The 2017 report “was focused on principles,” Lovell-Badge said. The new commission “should be focused on practical details.”
And not only technical details. He insisted he obtained “adequate” informed consent, as per the 2017 guidelines, from the parents whose embryos he altered. In fact, he obtained the consent himself (an ethical no-no, since people can feel coerced when the scientist leading the research makes the request) and didn’t fully explain the risks and benefits.
The new commission aims to develop a “framework” that national governments and others could use when establishing regulations for embryo editing, or prohibiting it. The technique is currently banned in the U.S., much of Europe, Japan, Canada, and Australia, though some countries’ restrictions are ambiguous; many haven’t addressed the issue at all. Chinese authorities concluded after an investigation that He’s experiment violated its laws, and he was fired from his position at Southern University of Science and Technology in Shenzhen.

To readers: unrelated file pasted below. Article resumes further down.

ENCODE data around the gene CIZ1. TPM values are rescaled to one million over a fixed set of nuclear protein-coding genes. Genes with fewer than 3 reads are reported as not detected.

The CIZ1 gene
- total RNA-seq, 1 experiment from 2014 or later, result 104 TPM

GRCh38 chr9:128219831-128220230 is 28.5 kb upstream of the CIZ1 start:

“I don’t think you can make the door [to embryo editing] impossible” for a rogue scientist to walk through, MIT’s Hynes said. “But you can make it harder.” One way to do so would be to explicitly endorse a moratorium, something the 2017 committee “was afraid would put this off limits forever, since moratoriums tend to get stuck and never lifted,” Terry said.
“I hope,” said Lovell-Badge, “that we can do something before crazy people set up an [embryo editing] clinic and try to make a buck.”